Syria's Disappearing Palace

Terence Mirabelli investigates why Syria is losing an archaeological site.

Syria is on its way to losing an archaeological site, in its coastal city of Lattakia, because of a lack of funds and, ultimately, forgetfulness.

In November 1976 Syria's president, Hafez Assad, ceremoniously placed the foundation stone of a US $2.5 million hotel on a spot where construction workers subsequently found archaeological remains. When the Department of Antiquities heard of the find it created such a fuss that the site of the new hotel had to be moved. And today the modern, eight story Meridien Hotel stands some 200 yards from its foundation stone.

Whilst the hotel was being built, a team of Syrian and French archaeologists started to excavate the newly-discovered site, which turned out to have been a sizeable settlement. The settlement, like the hotel, is situated on a peninsula – Ras Ibn Hani – two miles north of Lattakia and is contemporary with the ancient city of Ugarit, about three miles further north. Ugarit has been dated to the seventh millennium BC, although surface ruins date from the fifteenth to the thirteenth centuries BC. The kingdom of Ugarit covered half of the northern part of today's district of Lattakia; and the majority of its people were Canaanites. Ugarit was an important commercial centre, but was destroyed in the thirteenth century BC by the Sea People – whom some think were the Philistines. Initially archaeologists concentrated their work in the immediate vicinity of the Meridien's foundation stone, where they unearthed a number of small buildings and found a great deal of smashed pottery.

Later, and some 300 yards away, a royal palace was discovered in August 1983. The belief that this may have been a royal residence was based on the fact that it was designed in a similar way to the royal palace at Ugarit, albeit on a smaller and less grand scale. Like the palace at Ugarit, it has several small rooms and a series of ante-chambers which lead to the main hall. Also discovered in the palace was a sepulchral vault and a well. Fragments of pottery and lead objects were found scattered in several rooms and chambers. An aqueduct, which bisects the main hall, was built by the Greeks at a later date.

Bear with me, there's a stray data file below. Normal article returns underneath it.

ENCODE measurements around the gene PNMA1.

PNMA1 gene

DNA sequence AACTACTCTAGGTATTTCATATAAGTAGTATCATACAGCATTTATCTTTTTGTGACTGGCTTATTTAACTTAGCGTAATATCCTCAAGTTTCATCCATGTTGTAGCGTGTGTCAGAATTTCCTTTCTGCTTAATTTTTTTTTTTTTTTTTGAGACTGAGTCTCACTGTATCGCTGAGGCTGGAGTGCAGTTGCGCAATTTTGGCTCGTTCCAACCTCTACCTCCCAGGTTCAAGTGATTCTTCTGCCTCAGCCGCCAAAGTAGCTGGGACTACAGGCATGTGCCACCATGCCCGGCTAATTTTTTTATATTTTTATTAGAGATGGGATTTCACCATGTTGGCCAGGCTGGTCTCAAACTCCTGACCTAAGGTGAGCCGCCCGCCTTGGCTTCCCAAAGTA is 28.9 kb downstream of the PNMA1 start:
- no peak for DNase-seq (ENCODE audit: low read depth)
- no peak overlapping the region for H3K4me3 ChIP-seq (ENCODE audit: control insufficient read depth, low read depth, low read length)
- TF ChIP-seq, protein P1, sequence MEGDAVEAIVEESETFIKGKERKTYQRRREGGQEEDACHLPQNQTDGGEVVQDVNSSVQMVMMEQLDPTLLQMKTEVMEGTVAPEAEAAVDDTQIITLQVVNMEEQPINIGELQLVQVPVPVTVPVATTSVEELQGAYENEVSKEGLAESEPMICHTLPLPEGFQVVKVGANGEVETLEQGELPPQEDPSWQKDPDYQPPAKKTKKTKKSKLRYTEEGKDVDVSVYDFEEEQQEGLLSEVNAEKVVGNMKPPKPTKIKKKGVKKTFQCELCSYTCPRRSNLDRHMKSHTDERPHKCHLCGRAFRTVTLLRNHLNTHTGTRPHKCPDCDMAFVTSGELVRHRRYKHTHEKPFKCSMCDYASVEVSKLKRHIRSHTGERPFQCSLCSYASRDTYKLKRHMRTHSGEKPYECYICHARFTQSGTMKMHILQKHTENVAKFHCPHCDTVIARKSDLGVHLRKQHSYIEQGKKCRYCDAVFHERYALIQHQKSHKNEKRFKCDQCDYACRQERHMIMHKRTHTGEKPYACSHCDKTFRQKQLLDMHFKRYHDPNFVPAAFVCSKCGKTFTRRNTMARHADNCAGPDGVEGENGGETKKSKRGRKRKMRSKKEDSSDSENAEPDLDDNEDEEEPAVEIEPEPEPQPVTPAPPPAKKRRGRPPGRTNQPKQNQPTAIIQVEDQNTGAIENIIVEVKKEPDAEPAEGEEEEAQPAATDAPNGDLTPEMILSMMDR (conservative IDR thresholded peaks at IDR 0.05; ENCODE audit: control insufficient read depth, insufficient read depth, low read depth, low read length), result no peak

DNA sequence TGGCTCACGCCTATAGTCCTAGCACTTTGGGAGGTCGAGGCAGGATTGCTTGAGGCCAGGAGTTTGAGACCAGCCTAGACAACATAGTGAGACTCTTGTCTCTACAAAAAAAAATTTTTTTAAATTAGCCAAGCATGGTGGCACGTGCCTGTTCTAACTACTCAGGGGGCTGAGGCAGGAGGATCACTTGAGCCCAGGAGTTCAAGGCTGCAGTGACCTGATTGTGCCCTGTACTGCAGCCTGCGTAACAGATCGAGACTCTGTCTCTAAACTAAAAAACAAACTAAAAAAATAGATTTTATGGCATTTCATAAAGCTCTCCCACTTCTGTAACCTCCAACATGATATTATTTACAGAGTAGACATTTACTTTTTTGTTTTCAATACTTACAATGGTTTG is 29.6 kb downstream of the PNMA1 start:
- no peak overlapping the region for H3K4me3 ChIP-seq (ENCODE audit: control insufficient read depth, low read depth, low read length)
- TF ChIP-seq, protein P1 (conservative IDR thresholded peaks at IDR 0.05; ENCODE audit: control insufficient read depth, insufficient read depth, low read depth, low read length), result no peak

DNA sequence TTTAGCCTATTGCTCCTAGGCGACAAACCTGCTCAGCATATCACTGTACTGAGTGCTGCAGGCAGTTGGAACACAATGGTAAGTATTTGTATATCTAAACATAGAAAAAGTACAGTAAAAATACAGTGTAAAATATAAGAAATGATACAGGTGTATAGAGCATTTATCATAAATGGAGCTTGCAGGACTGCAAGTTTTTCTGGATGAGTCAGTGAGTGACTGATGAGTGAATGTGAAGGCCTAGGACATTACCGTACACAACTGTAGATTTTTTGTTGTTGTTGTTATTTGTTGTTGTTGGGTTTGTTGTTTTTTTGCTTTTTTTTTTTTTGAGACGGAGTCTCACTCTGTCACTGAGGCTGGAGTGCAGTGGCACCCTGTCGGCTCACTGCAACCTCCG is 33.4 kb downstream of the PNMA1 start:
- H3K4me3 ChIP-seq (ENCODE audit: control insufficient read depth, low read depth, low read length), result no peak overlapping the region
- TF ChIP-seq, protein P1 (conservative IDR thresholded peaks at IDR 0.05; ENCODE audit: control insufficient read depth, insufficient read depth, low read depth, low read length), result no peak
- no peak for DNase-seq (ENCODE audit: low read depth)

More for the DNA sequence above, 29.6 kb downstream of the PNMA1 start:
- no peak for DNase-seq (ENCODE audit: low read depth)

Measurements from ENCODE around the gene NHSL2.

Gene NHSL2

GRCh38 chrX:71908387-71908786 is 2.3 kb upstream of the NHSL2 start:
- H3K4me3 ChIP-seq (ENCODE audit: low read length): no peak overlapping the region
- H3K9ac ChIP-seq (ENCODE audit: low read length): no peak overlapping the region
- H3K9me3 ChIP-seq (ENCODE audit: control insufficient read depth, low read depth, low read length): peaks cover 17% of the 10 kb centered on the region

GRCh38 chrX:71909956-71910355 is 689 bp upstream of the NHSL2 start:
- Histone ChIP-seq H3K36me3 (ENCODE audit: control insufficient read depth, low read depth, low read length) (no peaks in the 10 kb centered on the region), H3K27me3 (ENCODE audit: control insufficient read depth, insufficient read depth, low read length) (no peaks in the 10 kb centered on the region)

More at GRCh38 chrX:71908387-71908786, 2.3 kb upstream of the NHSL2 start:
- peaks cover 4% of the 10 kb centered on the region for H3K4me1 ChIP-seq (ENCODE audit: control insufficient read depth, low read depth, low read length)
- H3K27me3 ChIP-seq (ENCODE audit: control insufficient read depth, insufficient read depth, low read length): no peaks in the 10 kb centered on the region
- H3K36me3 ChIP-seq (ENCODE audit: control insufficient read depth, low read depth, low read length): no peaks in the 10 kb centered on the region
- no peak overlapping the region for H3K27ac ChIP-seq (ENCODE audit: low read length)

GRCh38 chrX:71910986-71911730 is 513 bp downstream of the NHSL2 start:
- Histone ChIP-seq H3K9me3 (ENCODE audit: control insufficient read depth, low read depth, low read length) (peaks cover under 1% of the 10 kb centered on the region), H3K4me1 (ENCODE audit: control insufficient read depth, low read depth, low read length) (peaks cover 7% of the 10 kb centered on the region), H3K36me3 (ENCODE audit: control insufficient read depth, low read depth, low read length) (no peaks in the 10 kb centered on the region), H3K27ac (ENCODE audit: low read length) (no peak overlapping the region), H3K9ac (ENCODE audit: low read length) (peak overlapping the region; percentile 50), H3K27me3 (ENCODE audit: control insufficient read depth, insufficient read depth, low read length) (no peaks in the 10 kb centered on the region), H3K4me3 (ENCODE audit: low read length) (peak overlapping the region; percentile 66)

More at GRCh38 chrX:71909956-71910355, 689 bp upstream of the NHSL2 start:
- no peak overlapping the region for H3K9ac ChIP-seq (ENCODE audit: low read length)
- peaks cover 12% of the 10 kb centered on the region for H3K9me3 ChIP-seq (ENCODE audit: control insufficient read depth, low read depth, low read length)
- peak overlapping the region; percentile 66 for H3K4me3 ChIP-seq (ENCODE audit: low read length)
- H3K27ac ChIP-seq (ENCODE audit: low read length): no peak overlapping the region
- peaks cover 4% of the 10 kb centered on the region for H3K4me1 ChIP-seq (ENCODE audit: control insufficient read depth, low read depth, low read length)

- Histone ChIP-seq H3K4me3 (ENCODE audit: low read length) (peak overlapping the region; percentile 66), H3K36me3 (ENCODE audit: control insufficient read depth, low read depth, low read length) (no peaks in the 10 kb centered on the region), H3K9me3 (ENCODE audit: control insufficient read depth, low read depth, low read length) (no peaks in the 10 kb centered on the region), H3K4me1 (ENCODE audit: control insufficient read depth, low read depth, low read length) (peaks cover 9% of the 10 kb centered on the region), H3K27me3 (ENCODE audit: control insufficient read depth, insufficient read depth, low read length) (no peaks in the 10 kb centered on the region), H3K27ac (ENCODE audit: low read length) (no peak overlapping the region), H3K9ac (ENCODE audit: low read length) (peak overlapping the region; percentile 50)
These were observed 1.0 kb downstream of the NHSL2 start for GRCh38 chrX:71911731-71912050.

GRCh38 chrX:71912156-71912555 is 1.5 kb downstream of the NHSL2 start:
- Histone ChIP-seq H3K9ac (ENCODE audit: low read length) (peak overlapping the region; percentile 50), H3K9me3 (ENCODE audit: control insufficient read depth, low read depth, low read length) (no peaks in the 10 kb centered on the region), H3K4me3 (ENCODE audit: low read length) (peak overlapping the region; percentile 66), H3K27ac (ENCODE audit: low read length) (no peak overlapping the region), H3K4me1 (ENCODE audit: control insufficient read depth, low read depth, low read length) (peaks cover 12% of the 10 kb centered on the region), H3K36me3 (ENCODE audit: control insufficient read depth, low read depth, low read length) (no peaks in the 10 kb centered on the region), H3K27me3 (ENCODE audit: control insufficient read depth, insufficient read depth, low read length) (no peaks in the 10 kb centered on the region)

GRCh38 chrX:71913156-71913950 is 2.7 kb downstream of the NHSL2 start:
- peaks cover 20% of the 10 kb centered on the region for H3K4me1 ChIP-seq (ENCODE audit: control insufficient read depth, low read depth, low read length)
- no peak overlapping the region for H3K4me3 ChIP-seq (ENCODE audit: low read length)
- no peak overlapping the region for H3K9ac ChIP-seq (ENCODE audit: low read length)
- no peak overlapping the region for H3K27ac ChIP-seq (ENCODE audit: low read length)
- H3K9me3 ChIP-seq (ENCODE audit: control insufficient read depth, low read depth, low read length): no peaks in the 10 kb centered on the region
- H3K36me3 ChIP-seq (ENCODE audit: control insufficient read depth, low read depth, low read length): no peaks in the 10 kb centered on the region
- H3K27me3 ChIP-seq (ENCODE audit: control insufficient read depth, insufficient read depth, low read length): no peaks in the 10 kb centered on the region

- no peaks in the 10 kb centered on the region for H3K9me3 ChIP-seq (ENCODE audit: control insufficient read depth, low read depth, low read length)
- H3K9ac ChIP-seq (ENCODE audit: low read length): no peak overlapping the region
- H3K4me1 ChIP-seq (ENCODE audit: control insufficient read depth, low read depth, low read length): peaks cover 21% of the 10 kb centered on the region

Archaeologists think the site may have been a resort for Ugaritic aristocracy. However, the settlement's siting somewhat jeopardises the resort theory. Because it is situated on a peninsula, this affords it both strategic and economic importance. And until this and other questions are satisfactorily answered, Syrian archaeologists prefer not to comment on the significance of the Ras Ibn Hani find. Unfortunately, we may never have the answer.

I visited Lattakia in the summer of 1983, the dig's heyday, and stayed at the Meridien. It was fascinating watching, from my balcony, archaeologists and their assistants, armed with brushes, diligently sweeping away at the packed soil in search of clues, and later wandering around the site. I returned to Lattakia earlier this year and again stayed at the Meridien. I was excited to see how much more of the settlement had been excavated; how large would it now be?

The view from the balcony had dramatically changed. The site had disappeared. 'What's happened to the ruins across the road?', I asked the concierge. 'I don't know.

I never knew there were any here'. What had been a hive of scientific activity in the summer of 1983 is now a field of waist-high weeds and brambles. It is now virtually impossible to find any trace of the Ugaritic settlement. Even using the hotel's foundation stone, as a reference point, was no help in pinpointing the precise location of the site, particularly the palace.

Dr Naoras Daker, Syria's Minister of Tourism, meanwhile, knows what happened: 'Unfortunately there is not enough money to continue the excavation,' he explained. 'We were obliged to re-bury what had been uncovered until such time as sufficient funds are forthcoming,' Daker added.

Nowadays, the Ras Ibn Hani peninsula is a popular picnic area during the day and a favoured spot for Lattakia's lovers in the evenings. Inevitably it has also become something of a rubbish tip. Possibly worse still is the fact that the area has not been fenced off, and cars can – and are – driven over the now softly- packed soil that covers the settlement. More, and possibly irreparable, damage may be caused in September when the Tenth Mediterranean Games are held in Lattakia. As the stadia where the Games will be held are a few hundred yards from the Ras Ibn Hani, it is likely that the site may be used as a car park.

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